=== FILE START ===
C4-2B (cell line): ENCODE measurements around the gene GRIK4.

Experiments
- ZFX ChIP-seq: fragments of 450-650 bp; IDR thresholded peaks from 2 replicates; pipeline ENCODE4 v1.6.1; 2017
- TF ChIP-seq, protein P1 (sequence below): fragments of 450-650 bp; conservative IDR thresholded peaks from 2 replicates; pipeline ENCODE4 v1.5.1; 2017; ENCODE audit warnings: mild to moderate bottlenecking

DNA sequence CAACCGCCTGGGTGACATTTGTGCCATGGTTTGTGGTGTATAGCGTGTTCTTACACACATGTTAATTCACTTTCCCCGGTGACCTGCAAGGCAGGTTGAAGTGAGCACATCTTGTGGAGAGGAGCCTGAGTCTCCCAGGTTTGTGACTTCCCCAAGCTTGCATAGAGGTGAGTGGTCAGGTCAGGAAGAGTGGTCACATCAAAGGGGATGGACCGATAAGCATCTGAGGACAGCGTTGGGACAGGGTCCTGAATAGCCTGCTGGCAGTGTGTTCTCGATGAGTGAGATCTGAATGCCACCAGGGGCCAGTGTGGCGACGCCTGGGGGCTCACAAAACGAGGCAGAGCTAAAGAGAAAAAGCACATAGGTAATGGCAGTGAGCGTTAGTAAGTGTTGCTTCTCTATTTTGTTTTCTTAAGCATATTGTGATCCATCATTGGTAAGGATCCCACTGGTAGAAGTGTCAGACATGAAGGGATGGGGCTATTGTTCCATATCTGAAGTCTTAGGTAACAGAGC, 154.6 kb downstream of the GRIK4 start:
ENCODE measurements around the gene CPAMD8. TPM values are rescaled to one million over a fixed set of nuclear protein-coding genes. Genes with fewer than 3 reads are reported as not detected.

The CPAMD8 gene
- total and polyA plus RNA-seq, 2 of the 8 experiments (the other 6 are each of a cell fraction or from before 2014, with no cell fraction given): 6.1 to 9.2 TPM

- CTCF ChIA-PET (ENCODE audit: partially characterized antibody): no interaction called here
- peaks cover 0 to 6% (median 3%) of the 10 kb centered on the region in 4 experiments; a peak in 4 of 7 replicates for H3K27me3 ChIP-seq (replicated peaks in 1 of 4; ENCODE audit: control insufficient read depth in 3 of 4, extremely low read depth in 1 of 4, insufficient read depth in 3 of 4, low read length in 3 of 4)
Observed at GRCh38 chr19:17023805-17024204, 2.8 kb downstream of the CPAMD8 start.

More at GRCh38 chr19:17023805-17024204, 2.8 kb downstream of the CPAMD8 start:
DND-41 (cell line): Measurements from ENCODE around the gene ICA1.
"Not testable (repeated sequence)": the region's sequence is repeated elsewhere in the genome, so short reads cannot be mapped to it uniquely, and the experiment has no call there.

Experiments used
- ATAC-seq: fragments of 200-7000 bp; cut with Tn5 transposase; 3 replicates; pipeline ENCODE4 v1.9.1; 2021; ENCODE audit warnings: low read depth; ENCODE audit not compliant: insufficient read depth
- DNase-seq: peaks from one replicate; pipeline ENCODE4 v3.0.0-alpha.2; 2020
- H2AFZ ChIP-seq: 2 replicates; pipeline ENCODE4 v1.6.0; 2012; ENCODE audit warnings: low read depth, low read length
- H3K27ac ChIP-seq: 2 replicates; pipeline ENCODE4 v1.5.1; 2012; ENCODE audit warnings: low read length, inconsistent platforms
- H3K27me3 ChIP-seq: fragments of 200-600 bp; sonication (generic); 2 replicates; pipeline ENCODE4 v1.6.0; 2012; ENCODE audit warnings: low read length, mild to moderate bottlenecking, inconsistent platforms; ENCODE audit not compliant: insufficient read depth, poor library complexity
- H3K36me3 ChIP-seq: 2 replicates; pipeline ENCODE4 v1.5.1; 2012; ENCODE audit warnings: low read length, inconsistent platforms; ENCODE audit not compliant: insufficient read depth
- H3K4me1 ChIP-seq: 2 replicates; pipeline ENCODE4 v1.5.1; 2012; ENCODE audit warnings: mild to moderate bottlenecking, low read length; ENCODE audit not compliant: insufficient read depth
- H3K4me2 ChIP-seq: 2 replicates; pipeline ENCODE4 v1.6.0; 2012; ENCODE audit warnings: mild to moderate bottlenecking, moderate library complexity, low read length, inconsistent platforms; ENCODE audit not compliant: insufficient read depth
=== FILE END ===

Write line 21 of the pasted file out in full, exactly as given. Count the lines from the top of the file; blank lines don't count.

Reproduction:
- H3K36me3 ChIP-seq: 2 replicates; pipeline ENCODE4 v1.5.1; 2012; ENCODE audit warnings: low read length, inconsistent platforms; ENCODE audit not compliant: insufficient read depth